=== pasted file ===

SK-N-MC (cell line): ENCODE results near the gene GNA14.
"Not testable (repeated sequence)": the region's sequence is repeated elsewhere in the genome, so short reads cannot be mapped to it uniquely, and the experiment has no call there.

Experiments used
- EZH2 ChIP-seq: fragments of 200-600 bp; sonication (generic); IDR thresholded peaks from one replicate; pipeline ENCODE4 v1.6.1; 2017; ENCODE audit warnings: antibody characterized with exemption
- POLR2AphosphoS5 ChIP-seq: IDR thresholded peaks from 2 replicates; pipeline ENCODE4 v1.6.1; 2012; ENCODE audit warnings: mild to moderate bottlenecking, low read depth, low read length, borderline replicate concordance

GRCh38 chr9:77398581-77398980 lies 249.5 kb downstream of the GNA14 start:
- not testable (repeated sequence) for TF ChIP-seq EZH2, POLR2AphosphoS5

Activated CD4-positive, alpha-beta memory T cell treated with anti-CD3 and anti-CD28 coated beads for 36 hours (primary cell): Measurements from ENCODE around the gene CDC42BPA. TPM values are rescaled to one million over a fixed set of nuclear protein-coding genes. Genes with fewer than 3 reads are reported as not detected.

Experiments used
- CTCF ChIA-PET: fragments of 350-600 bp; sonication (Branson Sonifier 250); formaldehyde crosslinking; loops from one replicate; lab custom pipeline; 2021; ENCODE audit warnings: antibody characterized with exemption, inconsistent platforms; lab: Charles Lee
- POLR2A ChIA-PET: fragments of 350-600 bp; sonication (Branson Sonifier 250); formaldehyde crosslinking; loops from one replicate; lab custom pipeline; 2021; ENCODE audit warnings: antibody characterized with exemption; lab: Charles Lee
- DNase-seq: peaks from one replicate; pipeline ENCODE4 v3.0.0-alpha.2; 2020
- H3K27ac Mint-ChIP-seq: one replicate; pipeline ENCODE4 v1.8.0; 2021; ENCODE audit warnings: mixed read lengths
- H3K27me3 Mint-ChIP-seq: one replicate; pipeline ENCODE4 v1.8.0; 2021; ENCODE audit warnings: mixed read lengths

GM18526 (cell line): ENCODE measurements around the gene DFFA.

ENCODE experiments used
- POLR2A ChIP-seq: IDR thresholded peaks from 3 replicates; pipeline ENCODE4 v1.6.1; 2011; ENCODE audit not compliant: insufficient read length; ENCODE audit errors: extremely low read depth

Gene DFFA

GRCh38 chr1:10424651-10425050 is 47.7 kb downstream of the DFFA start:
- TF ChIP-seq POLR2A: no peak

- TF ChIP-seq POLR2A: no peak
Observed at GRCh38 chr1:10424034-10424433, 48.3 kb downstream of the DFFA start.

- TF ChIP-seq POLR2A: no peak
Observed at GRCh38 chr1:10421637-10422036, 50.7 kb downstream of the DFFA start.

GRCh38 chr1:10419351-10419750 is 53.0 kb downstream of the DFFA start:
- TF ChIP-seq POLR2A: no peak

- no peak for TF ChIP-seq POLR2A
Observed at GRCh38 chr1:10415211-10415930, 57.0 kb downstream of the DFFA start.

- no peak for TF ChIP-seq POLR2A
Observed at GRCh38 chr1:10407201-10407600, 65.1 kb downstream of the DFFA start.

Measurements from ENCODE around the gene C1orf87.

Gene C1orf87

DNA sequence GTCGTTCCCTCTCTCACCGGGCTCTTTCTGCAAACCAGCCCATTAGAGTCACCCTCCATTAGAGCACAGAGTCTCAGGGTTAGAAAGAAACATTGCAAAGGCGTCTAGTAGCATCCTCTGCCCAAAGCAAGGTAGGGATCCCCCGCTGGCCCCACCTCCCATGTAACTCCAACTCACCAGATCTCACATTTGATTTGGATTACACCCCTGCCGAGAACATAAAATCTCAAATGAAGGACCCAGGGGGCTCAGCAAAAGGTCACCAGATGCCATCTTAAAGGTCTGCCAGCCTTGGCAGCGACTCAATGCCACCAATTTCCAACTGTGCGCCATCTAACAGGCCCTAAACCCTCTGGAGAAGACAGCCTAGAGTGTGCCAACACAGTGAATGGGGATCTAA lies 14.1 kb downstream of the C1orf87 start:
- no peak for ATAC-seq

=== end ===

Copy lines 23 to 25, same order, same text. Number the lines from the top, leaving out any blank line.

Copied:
- TF ChIP-seq POLR2A: no peak
Observed at GRCh38 chr1:10421637-10422036, 50.7 kb downstream of the DFFA start.

GRCh38 chr1:10419351-10419750 is 53.0 kb downstream of the DFFA start: